TRIPOLI (Reuters) - Libya’s rival government wants to send its appointed oil minister to the OPEC summit in Vienna this week and will refuse to comply with any production decisions if it is denied access, the minister said.
Libya has two cabinets and parliaments vying for legitimacy since a rival group took control of the capital Tripoli in August, installing its own prime minister and assembly and forcing the country’s internationally recognized prime minister, Abdullah al-Thinni, to move his operations to the east of the country.
The United Nations and world powers have not recognized rival Prime Minister Omar al-Hassi, but his political alliance controls major ministries in Tripoli.
“We are the legitimate government. We want to present Libya at this meeting,” he said in an interview late on Tuesday. “We haven’t yet received an invitation ... I’ve heard the other side got an invitation,” Mashallah Zwai, Hassi’s oil minister, said, referring to Thinni’s cabinet.
The rival government’s plans to attend the OPEC summit may pose a test for the international community over choosing an authority to deal with in the major oil producer, which is caught up in strife three years after the ousting of Muammar Gaddafi.
Thinni is operating from the east, to where the elected parliament has also moved its base.
Libya will not comply with any decisions taken in Vienna if Zwai can not go with his delegation, which includes National Oil Corp (NOC) Chairman Mustafa Sanallah and its OPEC governor, the minister said, sitting in the NOC office that had been used by previous oil ministers.
“If the government of Libya gets represented by the non-legitimate government, then we will take legal action,” he said, adding that suspending Libya’s membership or not paying fees were options.
Thinni’s government plans to send its own three-person delegation to the OPEC meeting, its spokesman Mohammed Bazaza said. He provided no names.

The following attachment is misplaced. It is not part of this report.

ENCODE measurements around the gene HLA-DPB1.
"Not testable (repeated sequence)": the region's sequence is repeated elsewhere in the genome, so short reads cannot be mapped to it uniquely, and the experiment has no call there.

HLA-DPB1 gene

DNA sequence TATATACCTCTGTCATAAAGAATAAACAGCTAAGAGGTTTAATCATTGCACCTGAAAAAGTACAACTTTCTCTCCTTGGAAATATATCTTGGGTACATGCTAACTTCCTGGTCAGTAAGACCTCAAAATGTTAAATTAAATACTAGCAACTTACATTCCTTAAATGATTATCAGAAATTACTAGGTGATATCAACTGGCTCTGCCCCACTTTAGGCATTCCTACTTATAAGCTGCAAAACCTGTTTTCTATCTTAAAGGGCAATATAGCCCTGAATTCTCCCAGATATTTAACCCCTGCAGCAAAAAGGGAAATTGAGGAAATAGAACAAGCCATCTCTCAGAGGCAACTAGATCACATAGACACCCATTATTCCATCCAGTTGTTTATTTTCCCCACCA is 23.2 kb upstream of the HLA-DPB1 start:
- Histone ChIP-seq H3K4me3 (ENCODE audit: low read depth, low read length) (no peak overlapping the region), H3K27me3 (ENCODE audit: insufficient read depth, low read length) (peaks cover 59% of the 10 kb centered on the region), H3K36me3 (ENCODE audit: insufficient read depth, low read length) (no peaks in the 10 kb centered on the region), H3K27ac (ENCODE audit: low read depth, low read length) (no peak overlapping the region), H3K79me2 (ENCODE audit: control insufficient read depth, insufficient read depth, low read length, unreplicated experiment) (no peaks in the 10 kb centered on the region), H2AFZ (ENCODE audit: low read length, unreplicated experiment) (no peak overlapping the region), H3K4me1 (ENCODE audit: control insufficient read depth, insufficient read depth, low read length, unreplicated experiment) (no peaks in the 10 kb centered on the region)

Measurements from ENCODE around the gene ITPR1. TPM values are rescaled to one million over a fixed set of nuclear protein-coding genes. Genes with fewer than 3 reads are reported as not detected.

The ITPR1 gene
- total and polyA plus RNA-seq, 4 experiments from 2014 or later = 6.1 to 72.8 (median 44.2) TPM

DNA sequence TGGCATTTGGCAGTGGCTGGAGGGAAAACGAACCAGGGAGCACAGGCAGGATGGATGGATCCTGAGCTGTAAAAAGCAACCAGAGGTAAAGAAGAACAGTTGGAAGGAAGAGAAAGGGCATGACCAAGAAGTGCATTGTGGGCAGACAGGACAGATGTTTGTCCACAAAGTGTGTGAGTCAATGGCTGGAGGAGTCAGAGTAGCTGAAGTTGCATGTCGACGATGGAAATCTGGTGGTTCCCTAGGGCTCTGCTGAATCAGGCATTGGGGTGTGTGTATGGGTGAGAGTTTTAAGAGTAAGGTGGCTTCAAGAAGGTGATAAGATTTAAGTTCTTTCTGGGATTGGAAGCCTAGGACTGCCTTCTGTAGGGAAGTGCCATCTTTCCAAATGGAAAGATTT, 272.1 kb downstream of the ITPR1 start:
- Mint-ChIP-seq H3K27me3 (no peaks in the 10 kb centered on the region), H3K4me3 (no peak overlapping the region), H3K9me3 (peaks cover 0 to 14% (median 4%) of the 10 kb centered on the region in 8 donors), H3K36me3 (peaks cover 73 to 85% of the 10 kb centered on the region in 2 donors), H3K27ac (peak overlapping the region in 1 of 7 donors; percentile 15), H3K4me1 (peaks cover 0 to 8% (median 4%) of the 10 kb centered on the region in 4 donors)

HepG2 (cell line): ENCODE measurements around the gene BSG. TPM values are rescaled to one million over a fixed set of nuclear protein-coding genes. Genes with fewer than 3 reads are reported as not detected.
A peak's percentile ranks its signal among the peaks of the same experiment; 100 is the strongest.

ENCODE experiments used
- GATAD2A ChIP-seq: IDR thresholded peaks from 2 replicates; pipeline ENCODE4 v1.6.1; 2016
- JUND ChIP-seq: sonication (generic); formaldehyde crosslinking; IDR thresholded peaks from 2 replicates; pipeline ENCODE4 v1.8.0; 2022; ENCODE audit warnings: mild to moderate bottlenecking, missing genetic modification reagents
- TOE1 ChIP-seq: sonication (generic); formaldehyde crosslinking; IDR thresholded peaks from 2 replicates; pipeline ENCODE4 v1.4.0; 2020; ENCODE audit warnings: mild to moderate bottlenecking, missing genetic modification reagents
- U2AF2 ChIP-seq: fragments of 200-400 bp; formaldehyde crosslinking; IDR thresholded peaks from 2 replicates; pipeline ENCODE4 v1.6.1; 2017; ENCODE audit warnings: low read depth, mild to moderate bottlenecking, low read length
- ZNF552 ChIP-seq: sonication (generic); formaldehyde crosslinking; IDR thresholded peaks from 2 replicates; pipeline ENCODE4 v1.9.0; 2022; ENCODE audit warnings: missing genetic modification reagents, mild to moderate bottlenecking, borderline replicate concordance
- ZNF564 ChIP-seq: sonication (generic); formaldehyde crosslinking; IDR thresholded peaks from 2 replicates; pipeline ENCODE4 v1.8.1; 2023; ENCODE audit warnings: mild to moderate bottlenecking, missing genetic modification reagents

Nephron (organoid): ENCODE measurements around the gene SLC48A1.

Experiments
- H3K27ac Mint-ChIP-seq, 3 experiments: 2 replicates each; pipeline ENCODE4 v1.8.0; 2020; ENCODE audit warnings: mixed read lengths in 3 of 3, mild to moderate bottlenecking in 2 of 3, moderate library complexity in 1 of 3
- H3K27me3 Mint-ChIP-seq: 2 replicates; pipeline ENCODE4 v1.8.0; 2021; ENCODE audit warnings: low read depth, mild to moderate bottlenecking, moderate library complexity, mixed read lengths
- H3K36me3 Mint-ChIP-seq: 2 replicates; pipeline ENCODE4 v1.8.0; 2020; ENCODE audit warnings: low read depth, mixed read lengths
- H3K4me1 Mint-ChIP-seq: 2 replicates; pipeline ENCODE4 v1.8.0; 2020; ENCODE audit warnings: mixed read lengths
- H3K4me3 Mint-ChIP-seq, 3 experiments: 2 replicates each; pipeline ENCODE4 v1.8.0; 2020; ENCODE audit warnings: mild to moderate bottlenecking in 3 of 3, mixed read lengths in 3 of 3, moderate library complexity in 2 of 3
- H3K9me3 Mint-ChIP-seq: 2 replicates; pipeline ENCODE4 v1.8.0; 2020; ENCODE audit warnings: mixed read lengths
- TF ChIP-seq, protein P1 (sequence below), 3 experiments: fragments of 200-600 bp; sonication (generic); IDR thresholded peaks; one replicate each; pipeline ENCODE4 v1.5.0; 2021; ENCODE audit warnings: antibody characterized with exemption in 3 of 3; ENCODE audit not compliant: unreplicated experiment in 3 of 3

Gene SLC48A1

In an attempt to reassure buyers of Libyan oil over the control of petroleum exports, Zwai said his government would not interfere in the business of the NOC and that the central bank was handling oil sales.
“We will be using the same payment system. We try to keep the central bank and the NOC out of this fighting,” he said, referring to the political conflict. “We don’t want to change the system. This is our responsibility to the Libyan people.”
The central bank has managed to stay out of the conflict and currently keeps almost all oil revenue on its accounts, paying out only state salaries and essential food subsidies.
Zwai said Libya’s production was running at 757,520 barrels per day (bpd), which included 140,000 bpd in refined products.
The biggest contributor was the al-Waha oil company with an output of 203,158 bpd, followed by Arabian Gulf Oil Co with 155,851 bpd, according to the latest production report from NOC that he gave Reuters. Sirte Oil Co pumped 76,700 bpd.
Meanwhile, the 340,000 bpd El Sharara field was under control of an armed group allied to his government, Zwai said, though it could not produce crude because a rival group was blocking a pipeline. Clashes at the southern field forced its closure this month.
The El Feel field close to El Sharara was also still closed, he said. Both rely on the same power supply.
He said oil revenues would fall to less than 15 billion Libyan dinars ($12 billion) this year, down from 40 billion dinars in 2013, due to repeated disruptions and protests at oil facilities especially in the first half of the year.
The shortfall might force the central bank to use some of its foreign currency reserves to help fund annual imports worth $30 billion and a budget typically larger than $40 billion. No recent budget figures have been published.
Zwai will fly to Istanbul on Wednesday, before the OPEC summit starts, to attend a business forum held under the auspices of Turkish President Tayyip Erdogan, according to a copy of the invitation addressing him as Libya’s energy minister.
“This will be an opportunity to showcase the achievements of the national salvation government,” he said, referring to the name of Hassi’s cabinet.
A public appearance at an conference to be attended by 7,000 foreign businessmen from 102 countries, according to the invitation, would be a diplomatic success for the rival Tripoli government.
Most Western and Arab embassies moved out of Tripoli during fighting in the summer and have refused to return despite an improvement in security. A Turkish envoy and the Sudanese foreign minister have both traveled to Tripoli to meet Hassi.
Editing by Patrick Markey and Jane Baird